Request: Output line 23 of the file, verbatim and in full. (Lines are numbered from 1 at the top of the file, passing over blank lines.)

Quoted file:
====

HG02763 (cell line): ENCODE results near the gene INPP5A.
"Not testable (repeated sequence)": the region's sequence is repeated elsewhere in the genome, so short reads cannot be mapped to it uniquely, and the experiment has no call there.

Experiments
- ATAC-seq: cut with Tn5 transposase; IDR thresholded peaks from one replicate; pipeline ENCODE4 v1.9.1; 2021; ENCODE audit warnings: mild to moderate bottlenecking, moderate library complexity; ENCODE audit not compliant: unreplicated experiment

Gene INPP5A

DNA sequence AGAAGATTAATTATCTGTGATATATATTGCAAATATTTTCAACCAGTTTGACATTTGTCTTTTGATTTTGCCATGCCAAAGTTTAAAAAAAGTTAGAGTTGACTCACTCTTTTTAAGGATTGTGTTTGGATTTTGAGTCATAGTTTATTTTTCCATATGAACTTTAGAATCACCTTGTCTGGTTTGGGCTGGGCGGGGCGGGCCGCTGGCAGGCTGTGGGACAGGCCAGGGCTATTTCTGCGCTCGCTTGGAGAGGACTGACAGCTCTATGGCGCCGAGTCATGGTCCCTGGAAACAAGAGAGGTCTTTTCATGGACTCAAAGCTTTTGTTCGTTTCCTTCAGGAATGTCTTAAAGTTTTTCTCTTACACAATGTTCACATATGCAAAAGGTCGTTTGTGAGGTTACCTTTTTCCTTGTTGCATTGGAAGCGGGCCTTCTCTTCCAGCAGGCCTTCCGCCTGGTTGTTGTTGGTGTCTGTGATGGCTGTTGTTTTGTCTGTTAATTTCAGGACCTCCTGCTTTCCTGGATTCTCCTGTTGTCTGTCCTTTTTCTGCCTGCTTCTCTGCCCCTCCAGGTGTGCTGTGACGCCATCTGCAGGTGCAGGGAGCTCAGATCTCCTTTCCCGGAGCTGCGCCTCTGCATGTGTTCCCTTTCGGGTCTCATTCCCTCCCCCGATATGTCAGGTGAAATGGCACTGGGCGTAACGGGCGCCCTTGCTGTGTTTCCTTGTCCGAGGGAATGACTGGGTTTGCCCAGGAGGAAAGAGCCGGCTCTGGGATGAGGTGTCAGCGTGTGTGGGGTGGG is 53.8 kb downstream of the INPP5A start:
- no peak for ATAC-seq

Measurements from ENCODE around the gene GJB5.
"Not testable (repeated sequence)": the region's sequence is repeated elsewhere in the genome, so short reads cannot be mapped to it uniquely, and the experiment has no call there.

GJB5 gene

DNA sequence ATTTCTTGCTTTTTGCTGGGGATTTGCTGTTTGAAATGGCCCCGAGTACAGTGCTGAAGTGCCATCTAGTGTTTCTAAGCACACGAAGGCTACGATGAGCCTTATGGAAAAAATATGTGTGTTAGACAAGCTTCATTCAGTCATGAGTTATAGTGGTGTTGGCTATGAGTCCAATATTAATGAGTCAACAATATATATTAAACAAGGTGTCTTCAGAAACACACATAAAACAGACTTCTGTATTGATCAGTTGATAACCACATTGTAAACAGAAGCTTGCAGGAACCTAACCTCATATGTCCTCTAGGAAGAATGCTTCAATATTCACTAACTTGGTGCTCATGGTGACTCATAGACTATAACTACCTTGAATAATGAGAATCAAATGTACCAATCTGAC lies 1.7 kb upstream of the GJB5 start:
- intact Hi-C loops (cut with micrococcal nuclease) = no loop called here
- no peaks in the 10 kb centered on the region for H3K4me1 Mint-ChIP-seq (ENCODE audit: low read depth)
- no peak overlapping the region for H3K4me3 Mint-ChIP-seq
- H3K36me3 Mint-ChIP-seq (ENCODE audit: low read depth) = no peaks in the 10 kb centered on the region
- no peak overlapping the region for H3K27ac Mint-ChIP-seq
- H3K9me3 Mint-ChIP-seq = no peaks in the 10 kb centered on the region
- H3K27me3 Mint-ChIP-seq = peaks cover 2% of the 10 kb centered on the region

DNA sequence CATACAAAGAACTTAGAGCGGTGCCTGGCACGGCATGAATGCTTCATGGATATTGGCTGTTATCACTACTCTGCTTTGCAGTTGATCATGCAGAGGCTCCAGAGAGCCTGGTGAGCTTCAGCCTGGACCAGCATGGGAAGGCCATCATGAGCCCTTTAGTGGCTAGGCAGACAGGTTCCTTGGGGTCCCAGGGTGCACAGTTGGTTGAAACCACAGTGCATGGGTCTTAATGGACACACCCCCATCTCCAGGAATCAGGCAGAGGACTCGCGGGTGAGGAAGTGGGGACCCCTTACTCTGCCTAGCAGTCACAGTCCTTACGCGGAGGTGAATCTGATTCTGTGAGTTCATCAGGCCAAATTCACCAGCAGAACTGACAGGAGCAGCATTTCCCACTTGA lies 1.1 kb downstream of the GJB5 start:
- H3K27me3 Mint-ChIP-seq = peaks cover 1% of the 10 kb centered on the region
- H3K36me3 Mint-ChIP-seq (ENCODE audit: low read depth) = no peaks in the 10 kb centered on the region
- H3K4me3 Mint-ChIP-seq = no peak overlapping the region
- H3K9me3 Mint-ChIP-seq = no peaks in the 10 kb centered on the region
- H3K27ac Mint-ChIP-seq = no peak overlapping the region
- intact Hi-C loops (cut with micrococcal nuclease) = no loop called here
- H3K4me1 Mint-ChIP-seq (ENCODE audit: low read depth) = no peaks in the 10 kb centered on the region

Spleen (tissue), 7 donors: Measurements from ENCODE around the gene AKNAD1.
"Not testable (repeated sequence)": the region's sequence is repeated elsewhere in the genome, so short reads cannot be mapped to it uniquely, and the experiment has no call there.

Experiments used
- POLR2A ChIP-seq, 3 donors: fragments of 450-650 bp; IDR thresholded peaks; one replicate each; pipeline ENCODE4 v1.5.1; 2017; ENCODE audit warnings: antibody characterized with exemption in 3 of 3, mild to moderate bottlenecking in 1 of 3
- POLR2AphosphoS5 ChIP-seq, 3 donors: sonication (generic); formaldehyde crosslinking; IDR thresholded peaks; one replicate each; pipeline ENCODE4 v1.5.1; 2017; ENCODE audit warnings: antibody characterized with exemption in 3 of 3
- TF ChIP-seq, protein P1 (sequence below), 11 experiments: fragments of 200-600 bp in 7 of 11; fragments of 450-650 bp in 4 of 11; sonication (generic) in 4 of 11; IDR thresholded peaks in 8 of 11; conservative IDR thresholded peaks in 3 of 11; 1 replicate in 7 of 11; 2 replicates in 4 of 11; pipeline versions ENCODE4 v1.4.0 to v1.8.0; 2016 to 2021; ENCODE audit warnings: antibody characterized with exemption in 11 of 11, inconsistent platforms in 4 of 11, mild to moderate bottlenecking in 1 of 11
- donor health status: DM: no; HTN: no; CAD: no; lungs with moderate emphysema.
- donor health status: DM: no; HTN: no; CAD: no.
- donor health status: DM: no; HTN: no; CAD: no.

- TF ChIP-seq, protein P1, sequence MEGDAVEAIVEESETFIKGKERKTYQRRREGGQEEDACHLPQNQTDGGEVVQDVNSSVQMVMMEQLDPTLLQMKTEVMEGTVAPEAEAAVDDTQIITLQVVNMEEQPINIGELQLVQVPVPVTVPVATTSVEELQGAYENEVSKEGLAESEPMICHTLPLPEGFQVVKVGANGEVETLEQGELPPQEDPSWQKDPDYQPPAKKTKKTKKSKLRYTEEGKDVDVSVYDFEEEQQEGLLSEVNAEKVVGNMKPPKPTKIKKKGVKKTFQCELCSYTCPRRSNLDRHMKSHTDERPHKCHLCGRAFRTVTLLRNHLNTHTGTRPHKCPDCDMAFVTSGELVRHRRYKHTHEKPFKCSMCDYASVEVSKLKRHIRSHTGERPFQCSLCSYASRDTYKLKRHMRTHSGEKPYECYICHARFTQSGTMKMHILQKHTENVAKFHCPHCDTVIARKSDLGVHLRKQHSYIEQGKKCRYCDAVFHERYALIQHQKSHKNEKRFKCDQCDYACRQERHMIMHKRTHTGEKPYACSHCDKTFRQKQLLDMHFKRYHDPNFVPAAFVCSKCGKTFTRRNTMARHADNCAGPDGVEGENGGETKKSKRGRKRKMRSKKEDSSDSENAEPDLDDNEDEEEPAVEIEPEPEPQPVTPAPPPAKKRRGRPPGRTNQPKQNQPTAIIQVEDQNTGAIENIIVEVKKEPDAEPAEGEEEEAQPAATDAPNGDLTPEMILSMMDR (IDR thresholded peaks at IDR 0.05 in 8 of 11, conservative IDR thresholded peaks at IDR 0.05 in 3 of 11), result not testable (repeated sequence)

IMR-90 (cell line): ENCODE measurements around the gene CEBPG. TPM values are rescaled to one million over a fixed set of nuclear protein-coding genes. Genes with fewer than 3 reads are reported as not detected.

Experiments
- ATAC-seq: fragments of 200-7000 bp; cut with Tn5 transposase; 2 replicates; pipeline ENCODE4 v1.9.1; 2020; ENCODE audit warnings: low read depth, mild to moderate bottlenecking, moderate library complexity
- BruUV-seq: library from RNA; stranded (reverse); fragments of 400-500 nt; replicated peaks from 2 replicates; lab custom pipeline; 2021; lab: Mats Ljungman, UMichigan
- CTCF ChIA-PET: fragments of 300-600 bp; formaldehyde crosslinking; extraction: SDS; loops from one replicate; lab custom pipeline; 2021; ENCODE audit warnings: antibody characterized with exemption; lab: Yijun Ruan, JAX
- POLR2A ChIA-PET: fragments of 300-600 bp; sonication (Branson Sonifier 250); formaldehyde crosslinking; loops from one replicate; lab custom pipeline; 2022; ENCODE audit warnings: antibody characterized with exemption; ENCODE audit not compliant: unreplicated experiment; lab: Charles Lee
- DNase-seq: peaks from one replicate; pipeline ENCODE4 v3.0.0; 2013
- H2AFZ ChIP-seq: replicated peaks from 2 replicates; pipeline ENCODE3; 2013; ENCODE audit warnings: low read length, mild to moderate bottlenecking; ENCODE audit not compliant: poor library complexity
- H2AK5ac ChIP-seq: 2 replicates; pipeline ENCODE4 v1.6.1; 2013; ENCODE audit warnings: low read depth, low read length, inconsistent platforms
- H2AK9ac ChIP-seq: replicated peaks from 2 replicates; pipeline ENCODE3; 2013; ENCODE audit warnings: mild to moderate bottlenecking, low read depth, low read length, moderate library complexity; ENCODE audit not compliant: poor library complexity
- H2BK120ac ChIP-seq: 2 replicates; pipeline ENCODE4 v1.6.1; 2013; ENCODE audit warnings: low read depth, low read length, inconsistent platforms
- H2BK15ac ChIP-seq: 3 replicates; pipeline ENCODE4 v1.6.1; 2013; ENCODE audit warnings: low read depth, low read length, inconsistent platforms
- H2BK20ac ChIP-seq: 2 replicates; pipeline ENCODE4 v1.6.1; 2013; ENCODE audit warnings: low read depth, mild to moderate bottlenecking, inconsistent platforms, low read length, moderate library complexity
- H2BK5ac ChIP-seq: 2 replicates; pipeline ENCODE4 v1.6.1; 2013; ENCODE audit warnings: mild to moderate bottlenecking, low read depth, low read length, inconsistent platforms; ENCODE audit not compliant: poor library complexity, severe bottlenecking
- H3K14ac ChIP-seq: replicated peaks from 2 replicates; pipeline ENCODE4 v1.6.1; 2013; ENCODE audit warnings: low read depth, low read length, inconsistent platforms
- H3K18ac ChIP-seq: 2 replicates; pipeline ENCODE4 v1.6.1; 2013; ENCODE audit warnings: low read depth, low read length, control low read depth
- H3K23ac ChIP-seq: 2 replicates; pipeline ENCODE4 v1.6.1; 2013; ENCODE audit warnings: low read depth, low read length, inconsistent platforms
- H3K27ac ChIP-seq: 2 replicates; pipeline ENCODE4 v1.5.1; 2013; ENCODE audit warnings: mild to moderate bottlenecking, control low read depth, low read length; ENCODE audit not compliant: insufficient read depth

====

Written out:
- H3K9me3 Mint-ChIP-seq = no peaks in the 10 kb centered on the region